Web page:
Picture: Bridgeman Images
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The people is sublime: the long history of populism, from Robespierre to Trump

If liberal democracy is to survive, the tide of populism will have to be turned back. The question is: how?

A spectre of populism is haunting the world’s liberal democracies. Donald Trump’s victory in the US presidential election, the narrow Leave majority in the EU referendum, Theresa May’s decision to call a snap election – breaking the spirit of the Fixed-Term Parliaments Act passed by the government of which she was a member – and Recep Tayyip Erdogan’s victory in the recent Turkish referendum all testify to the strength of the populist tide that is sweeping through the North Atlantic world. The consequences have been calamitous: a shrunken public realm, a demeaned civic culture, threatened minorities, contempt for the rule of law and an increasingly ugly public mood. If liberal democracy is to survive, the tide will have to be turned back. The question is: how?

The first essential is to understand the nature of the beast. This is more difficult than it sounds. Most democratic politicians seek popularity, but populism and popularity are not the same. Today’s populism is the descendant of a long line of ancestors. The first unmistakably populist movement in history appeared well over two centuries ago during the later stages of the French Revolution. It was led by Robespierre (Thomas Carlyle’s “sea-green incorruptible”) and the Jacobins who promised a reign of “virtue”. They were inspired by the cloudy prose of Jean-Jacques Rousseau, who believed that mere individuals should be subject to the general will of the social whole and – if necessary – “forced to be free”. As the revolution gathered pace and foreign armies mustered on France’s frontiers, the Jacobins launched the first organised, state-led and ideologically legitimised Terror in history. Chillingly, Robespierre declared, “The people is sublime, but individuals are weak.” That is the cry of populists through the ages. Appropriately, the Terror ended with Robespierre lying on a plank, screaming with pain before he was executed by guillotine.

The French Revolution – which began with the storming of the Bastille and ended with Napoleon’s ascent to an ersatz imperial throne – has an epic quality about it missing from later chapters in the populist story. Ironically, the second chapter, which opened half a century later, was the work of Louis Bonaparte, nephew of the great Napoleon. In 1848 came a second revolution and a second Republic; Louis Bonaparte was elected president by a huge majority. He tried and failed to amend the constitution to make it possible for him to have a second term; and then seized power in a coup d’état. Soon afterwards he became emperor as Napoleon III. (“Napoleon le petit”, in Victor Hugo’s savage phrase.) The whole story provoked one of Karl Marx’s best aphorisms: “History repeats itself; the first time as tragedy and the second as farce.”

There have been plenty of tragedies since – and plenty of farces, too. Trump’s victory was a tragedy, but farcical elements are already in evidence. Erdogan’s victory was even more tragic than Trump’s, but farce is conspicuously absent. The Leave victory in the referendum was tragic: arguably, the greatest tragedy in the three-century history of Britain’s union state. As with Trump, farce is already in evidence – the agitated comings and goings that have followed Theresa May’s loss of her Commons majority; the inane debate over the nature of the Brexit that Britain should seek; and the preposterous suggestion that, freed of the “Brussels” incubus, Britain will be able to conclude costless trade deals with the state-capitalist dictatorship of China and the “America First” neo-isolationists in Washington, DC. Unlike the French farce of Napoleon III’s Second Empire, however, the British farce now in progress is more likely to provoke tears than laughter.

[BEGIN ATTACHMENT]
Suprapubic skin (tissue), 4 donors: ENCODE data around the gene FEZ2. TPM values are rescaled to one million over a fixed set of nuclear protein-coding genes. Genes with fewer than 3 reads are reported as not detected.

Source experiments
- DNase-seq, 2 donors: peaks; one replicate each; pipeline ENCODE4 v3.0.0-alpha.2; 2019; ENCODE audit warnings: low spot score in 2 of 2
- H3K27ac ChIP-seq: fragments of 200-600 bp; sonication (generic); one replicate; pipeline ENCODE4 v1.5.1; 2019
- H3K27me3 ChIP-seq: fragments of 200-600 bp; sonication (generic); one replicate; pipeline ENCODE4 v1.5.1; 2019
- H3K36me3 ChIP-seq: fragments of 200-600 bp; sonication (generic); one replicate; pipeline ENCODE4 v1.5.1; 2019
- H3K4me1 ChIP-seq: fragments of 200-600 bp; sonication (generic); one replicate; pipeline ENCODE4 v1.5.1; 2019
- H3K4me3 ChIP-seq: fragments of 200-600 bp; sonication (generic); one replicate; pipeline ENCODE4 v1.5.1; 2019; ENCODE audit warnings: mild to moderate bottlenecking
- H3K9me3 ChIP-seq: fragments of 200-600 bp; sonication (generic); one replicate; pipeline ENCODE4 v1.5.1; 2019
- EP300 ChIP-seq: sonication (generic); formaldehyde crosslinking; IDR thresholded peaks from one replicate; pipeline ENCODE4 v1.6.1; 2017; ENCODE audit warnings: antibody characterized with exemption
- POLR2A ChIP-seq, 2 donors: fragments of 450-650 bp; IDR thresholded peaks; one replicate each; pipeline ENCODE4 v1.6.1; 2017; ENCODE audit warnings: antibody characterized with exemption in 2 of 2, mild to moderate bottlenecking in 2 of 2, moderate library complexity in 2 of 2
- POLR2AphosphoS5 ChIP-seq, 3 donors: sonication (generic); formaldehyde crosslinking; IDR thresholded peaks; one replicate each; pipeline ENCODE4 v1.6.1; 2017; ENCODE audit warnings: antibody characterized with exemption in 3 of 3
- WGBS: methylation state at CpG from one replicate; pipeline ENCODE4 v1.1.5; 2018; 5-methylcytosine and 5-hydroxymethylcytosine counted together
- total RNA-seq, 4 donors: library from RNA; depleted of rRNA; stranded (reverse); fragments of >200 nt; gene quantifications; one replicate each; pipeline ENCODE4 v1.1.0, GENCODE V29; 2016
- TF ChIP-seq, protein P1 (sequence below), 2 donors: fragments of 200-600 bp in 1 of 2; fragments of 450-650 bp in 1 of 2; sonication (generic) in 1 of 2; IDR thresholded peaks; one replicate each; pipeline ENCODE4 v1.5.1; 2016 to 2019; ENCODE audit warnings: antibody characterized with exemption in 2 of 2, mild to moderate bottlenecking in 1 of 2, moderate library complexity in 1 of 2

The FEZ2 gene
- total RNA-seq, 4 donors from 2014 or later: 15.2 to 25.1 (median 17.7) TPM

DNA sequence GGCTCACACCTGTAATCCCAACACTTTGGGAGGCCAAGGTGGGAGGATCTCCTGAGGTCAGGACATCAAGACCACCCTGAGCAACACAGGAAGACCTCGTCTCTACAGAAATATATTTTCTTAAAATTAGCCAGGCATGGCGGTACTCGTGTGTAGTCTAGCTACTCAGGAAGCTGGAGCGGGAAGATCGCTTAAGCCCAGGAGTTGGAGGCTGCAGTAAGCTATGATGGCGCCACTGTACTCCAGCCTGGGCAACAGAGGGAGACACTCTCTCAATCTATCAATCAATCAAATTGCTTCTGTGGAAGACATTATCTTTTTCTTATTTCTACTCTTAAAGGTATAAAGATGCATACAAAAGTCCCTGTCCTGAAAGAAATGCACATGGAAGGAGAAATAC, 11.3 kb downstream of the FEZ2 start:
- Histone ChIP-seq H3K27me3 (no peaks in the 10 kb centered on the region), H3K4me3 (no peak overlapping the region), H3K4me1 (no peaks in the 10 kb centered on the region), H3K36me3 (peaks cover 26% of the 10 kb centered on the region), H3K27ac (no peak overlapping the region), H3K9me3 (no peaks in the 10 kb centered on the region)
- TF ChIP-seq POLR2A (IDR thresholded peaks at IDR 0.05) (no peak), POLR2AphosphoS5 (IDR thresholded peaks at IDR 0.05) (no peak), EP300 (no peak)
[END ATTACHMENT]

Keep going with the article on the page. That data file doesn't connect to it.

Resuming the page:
Picture: André Carrilho

Populism is not a doctrine or a governing philosophy, still less an ideology. It is a disposition, perhaps a mood, a set of attitudes and above all a style. The People’s Party, which played a significant part in American politics in the late 19th century, is a case in point. The farmers whose grievances inspired the People’s Party wanted cheaper credit and transport to carry their products to markets in the eastern states. Hence the party’s two main proposals. One was the nationalisation of the railways, to cheapen transport costs; the other was “free silver” – the use of silver as well as gold as currency, supposedly to cheapen credit. Even then, this was not a particularly radical programme. It was designed to reform capitalism, not to replace it, as the largely Marxist social-democratic parties of Europe were seeking to do.

Rhetoric was a different matter. Mary Elizabeth Lease, a prominent member of the People’s Party, declared that America’s was no longer a government of the people by the people and for the people, but “a government of Wall Street, by Wall Street and for Wall Street”. The common people of America, she added, “are slaves and monopoly is the master”.